Peace on Paper: How do we meet anger?

Written by Sophia Campbell

Behind anger, there is a vision or longing for what we want. That longing arises from a need, held in the heart, that is not being met or even recognized.

The other day, I was babysitting my four-year-old granddaughter, who takes a nap in the afternoon. We both lie down together in my dark, cool bedroom. I read her a story of her choosing and tuck her in with her teddy, and we both go to sleep. I love napping with her. She usually sleeps two hours. This day, I awoke after one hour and tiptoed out.

At the end of her nap, she awoke to find me gone. She came out of the bedroom with her sleepy eyes glaring, her hands on her hips, and stuck her tongue out at me in her scrunched up face. In the past, before I learned compassion and empathy, I would have said, “Don’t you dare stick your tongue out at Grandma! That’s not nice, and it’s rude!”

I was able to meet her actions with compassion and curiosity. I asked her, “Are you angry because you wanted Grandma to stay sleeping with you until you woke up?” Her hands dropped. Her body relaxed and she gave me a resounding, “Yes!” Then the energy of her anger vanished in an instant, and she asked me for a snack. The longing in her heart, her “vision,” was recognized and met with understanding and compassion.

Of course, I think that a grown-up’s anger is much harder to stay in compassion with. But, for me, it is the same thing. The angry person is expressing a longing in his or her heart that is not being recognized or attended to. I strive to meet that person with compassion and curiosity, guessing at what they might be feeling and wanting.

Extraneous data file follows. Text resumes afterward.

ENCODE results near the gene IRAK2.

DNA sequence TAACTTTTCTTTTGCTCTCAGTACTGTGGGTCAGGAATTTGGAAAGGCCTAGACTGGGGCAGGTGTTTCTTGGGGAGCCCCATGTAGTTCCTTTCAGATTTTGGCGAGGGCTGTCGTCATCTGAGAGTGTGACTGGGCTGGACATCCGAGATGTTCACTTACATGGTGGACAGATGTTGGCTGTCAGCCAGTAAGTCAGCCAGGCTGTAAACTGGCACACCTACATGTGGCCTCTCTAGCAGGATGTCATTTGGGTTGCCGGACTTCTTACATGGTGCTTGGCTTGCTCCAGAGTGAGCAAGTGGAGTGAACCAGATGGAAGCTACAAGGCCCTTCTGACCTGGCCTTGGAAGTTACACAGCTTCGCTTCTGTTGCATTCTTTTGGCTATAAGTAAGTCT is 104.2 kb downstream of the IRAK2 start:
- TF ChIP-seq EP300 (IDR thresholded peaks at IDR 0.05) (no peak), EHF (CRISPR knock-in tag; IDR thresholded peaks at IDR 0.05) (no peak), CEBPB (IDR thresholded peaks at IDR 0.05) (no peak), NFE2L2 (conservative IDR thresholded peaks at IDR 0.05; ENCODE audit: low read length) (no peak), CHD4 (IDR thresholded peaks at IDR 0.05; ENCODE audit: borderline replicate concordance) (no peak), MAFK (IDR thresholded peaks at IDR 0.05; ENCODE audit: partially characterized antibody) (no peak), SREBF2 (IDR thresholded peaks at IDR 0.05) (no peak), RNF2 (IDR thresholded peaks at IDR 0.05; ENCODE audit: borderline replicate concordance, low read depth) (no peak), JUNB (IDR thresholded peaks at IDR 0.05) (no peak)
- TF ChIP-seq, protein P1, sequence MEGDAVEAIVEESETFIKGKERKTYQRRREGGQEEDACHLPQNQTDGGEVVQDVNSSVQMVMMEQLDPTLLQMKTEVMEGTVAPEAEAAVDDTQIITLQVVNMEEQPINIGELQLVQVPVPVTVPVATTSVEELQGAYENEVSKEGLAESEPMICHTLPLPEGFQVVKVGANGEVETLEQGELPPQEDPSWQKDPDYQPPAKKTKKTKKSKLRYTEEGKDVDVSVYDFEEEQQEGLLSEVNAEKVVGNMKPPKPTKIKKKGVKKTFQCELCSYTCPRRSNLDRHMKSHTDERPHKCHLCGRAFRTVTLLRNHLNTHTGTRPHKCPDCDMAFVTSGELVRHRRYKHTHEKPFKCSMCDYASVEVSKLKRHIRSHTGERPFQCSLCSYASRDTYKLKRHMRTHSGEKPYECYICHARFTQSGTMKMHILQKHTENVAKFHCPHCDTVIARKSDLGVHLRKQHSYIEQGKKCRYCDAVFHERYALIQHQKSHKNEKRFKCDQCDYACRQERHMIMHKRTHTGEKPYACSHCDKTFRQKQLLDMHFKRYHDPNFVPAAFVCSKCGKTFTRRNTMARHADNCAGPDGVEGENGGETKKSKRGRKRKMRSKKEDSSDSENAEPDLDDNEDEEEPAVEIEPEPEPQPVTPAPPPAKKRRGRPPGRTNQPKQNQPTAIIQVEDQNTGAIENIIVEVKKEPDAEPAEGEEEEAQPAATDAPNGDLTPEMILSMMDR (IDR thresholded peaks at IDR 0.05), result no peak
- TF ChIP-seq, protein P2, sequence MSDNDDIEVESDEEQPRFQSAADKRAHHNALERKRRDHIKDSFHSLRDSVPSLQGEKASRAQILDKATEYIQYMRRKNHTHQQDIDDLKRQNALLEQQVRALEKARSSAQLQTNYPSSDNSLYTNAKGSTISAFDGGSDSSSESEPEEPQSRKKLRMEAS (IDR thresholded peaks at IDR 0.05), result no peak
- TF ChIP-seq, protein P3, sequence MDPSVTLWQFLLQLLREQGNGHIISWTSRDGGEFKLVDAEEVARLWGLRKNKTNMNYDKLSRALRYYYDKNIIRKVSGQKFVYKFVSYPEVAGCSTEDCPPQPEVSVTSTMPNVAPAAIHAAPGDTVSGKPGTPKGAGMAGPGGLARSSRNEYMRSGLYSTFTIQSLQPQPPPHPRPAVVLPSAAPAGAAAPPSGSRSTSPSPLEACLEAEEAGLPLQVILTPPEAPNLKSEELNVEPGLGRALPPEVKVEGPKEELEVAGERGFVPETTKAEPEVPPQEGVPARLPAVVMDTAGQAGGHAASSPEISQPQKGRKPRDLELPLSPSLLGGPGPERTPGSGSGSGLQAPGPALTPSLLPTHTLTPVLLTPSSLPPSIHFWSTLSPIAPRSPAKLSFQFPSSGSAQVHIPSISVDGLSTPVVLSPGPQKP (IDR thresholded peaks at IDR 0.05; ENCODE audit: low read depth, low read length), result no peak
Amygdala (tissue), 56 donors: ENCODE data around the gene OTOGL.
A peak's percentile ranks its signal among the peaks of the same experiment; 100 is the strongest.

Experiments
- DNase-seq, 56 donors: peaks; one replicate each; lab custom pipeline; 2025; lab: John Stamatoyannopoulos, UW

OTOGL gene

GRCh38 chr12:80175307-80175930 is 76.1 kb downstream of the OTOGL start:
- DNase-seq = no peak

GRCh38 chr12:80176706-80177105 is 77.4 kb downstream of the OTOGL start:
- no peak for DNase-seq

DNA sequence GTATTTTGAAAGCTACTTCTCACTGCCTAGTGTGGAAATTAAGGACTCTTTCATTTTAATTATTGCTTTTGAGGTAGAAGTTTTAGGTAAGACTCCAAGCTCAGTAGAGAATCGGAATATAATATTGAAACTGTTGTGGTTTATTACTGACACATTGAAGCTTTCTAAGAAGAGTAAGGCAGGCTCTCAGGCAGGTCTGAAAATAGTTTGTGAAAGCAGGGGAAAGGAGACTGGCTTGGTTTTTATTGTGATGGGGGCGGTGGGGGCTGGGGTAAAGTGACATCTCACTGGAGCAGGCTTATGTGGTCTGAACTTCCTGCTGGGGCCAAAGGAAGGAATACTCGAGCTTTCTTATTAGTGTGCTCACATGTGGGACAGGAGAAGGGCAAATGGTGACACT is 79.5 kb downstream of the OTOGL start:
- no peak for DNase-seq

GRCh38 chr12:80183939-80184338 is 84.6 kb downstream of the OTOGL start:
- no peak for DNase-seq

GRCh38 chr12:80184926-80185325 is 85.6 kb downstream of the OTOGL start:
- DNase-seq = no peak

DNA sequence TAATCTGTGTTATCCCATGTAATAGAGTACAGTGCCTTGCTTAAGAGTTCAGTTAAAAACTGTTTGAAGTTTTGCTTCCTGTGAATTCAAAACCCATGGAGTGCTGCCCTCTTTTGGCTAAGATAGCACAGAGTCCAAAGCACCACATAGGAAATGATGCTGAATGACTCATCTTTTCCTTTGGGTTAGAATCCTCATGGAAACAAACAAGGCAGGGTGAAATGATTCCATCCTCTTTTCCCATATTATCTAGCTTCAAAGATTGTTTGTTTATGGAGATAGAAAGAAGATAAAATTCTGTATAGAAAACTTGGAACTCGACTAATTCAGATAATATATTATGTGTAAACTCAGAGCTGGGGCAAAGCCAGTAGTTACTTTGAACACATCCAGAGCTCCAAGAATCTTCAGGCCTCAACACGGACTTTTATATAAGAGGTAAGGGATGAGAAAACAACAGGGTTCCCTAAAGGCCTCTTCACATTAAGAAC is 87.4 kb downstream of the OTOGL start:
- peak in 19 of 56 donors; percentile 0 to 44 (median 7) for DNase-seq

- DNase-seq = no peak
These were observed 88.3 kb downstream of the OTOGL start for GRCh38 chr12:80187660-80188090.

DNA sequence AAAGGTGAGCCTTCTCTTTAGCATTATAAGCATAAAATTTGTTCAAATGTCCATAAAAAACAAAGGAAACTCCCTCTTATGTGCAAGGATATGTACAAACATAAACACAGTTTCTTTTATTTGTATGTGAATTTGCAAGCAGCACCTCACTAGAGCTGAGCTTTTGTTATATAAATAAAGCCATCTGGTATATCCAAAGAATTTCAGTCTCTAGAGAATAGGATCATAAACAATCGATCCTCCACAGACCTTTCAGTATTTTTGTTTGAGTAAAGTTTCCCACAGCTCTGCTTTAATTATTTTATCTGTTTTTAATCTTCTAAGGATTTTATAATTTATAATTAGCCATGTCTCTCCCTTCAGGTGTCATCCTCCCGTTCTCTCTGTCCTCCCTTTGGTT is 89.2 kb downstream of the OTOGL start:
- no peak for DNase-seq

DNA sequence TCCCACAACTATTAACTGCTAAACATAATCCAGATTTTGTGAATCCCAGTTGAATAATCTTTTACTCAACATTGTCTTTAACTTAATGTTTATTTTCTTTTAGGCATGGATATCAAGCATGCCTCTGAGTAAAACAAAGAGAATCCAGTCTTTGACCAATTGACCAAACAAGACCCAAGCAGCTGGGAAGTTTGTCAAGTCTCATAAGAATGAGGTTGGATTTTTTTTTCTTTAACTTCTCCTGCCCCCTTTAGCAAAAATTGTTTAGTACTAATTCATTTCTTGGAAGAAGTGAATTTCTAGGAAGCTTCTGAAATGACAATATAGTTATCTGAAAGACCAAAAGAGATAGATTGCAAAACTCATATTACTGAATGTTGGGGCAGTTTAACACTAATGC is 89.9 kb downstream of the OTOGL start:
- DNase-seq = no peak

I also hold any fear that comes up in me with compassion: “This is scary!” Sometimes, the other person’s anger is so scary that I cannot respond with compassion, so here’s what I do:

–I let the person know, “I care about you and really do want to respond,” and “I’d like some time to think about it before responding.”

–This “thinking” time is really time for me to connect with my own feelings and needs and give myself empathy. I make guesses about myself. What am I feeling? What am I longing for? I am probably feeling frightened, maybe angry, and really wanting to be safe and perhaps be heard and understood myself.

–If I don’t feel able to give myself empathy, then I can call someone who can guess at my feelings and needs and give me clarity.

–After getting empathy, I can go back to the person who expressed anger and really listen and reflect or guess at what that person is really wanting under the anger.

–Then, if there is a reduction of energy, getting to a more peaceful place, I can ask if that person would be willing to listen to what I am feeling and wanting.

–Thus, anger becomes a door, opening to a larger conversation that creates connection instead of disconnection. Connection is what my heart is really longing for.

These are ideas and skills that might serve you. Try them next time you are met with anger.

These are skills that my husband, Bruce, and I teach in our classes, called “Compassionate Communication.” We will be teaching in the fall in “Erin’s Home,” the home of the Erin Kimball Foundation.

For more information on our classes, workshops, and practice groups, visit our Facebook page or our website and check out “events.” Also, feel free to email Sophia at jewellone94@gmail.com or Bruce at bcampbell1792@gmail.com.

This Peace on Paper article is sponsored by World Peace Gardens. Meetings are held every Sunday at 11:30 am at Green Valley Spa, 1871 W. Canyon View Drive in St George. All gatherings are nonsectarian and encourage inner peace, world peace, and sustainable living. Admission is free. For more information, call (435) 703-0077.

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